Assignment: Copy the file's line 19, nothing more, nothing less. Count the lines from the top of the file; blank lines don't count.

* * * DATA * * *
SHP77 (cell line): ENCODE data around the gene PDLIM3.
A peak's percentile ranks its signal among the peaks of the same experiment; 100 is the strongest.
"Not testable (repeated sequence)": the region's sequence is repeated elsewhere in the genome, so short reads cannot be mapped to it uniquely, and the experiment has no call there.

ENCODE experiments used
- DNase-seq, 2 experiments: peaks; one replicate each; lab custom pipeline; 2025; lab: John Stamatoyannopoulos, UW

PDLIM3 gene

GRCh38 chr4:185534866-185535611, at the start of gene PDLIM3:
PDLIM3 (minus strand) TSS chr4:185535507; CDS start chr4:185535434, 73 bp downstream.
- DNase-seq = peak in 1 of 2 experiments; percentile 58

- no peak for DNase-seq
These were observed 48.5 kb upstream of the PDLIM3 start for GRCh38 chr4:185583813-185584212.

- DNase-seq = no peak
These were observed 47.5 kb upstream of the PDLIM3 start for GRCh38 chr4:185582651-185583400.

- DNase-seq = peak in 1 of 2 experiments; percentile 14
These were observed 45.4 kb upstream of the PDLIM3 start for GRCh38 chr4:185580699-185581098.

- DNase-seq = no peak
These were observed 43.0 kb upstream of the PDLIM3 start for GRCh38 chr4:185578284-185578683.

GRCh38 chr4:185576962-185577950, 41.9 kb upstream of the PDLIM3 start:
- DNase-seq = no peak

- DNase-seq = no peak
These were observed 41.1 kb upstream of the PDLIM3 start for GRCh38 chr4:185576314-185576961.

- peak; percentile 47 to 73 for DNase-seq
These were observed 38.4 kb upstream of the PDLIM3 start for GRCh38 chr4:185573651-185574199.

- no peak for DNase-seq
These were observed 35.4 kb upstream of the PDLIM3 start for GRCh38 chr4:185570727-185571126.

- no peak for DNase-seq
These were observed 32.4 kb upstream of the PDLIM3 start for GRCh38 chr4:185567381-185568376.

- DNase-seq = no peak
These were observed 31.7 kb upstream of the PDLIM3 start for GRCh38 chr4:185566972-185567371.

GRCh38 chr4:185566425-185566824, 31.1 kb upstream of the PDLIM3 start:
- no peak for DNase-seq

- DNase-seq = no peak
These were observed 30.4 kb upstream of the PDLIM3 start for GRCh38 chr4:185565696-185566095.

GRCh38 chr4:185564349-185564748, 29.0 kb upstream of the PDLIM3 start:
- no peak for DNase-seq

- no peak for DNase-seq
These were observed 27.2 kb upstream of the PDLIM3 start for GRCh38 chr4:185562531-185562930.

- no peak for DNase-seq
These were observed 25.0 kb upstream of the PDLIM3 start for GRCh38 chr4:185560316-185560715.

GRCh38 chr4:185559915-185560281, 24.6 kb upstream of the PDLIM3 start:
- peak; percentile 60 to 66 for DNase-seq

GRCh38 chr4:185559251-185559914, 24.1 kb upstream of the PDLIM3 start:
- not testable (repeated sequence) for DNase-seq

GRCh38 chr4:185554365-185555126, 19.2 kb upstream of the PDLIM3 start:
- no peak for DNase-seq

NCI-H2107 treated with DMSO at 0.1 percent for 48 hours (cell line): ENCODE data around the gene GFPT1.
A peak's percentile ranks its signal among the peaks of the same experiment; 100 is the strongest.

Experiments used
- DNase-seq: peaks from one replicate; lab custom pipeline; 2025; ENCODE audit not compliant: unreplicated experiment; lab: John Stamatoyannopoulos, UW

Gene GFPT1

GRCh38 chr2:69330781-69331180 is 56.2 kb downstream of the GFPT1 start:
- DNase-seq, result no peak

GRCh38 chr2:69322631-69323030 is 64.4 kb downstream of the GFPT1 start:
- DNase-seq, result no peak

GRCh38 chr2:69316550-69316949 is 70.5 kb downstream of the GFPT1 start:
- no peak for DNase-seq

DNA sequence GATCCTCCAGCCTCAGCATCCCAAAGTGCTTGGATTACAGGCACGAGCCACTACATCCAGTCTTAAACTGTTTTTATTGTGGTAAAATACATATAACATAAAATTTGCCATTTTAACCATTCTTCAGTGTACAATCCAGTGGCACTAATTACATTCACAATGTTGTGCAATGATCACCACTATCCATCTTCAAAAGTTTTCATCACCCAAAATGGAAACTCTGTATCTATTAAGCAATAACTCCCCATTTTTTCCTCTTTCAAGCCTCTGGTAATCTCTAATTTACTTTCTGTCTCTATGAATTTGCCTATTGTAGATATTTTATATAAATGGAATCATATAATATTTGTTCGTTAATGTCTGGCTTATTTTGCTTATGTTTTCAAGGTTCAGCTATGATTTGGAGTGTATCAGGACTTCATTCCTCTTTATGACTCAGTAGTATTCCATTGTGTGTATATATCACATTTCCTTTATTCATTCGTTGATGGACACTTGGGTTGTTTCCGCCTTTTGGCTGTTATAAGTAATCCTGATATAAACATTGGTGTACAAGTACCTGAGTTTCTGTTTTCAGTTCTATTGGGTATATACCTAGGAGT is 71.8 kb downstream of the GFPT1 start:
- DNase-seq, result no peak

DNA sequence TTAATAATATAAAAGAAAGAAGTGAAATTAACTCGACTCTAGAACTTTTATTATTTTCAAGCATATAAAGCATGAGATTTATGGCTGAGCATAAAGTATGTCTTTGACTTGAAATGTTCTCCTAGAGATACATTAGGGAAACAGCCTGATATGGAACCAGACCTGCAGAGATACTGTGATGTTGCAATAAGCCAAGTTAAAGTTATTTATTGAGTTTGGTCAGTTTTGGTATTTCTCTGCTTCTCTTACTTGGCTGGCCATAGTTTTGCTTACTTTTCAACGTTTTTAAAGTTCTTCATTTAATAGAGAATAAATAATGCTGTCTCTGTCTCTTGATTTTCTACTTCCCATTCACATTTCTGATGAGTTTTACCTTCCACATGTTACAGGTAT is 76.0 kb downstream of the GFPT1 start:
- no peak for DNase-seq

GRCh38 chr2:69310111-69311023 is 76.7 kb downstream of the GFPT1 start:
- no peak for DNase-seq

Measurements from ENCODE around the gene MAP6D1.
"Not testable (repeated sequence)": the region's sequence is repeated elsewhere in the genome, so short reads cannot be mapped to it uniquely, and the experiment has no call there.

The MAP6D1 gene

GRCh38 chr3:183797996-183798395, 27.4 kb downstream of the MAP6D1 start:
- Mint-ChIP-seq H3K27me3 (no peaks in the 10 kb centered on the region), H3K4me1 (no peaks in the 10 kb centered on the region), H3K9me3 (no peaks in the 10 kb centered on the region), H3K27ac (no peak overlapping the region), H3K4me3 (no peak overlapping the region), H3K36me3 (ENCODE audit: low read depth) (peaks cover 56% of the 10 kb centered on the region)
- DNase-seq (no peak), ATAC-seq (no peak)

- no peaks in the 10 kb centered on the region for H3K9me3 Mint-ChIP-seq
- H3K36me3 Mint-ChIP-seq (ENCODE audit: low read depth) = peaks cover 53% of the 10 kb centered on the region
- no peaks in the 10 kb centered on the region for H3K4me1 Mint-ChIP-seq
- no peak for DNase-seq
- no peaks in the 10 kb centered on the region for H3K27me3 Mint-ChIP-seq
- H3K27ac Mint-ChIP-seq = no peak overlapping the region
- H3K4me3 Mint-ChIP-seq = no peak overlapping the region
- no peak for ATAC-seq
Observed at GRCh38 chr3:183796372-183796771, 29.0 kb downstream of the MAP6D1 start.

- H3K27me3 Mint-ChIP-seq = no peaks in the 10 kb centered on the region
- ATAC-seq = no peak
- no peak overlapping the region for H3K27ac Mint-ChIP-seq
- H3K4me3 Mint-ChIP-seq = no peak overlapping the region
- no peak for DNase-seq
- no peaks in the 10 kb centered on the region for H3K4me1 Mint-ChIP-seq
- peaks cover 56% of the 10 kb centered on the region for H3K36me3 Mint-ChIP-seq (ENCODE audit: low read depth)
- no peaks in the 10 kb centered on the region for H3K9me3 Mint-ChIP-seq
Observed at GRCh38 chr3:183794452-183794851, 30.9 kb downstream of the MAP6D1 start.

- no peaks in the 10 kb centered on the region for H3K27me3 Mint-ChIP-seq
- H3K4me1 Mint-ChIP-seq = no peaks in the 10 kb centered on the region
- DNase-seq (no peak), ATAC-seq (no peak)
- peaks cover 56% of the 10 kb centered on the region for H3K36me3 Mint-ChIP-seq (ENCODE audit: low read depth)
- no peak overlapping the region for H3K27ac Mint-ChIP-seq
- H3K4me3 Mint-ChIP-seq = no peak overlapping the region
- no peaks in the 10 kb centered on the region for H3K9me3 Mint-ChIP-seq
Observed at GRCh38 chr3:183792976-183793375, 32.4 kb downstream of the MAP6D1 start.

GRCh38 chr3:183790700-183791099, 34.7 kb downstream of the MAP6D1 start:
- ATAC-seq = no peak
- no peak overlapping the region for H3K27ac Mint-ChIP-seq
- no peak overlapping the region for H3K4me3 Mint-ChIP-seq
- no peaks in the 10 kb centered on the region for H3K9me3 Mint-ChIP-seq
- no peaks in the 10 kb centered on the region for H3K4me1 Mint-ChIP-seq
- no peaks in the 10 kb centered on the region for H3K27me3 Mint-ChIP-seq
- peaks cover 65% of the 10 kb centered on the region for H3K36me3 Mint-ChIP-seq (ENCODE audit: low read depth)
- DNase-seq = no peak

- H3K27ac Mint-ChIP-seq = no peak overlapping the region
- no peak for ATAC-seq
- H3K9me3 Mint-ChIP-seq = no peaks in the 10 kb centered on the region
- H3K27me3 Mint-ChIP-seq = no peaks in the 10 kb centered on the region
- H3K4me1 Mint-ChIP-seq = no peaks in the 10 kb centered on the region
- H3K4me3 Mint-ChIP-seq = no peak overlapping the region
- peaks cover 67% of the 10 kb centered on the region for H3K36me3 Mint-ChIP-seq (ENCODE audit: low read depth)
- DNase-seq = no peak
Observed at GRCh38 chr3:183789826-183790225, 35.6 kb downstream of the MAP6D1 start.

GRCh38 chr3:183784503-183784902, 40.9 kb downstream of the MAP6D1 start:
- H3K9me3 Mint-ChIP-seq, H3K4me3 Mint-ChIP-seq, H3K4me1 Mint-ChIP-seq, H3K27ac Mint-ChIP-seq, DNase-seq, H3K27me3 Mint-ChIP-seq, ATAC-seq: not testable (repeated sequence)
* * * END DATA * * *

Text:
- DNase-seq = no peak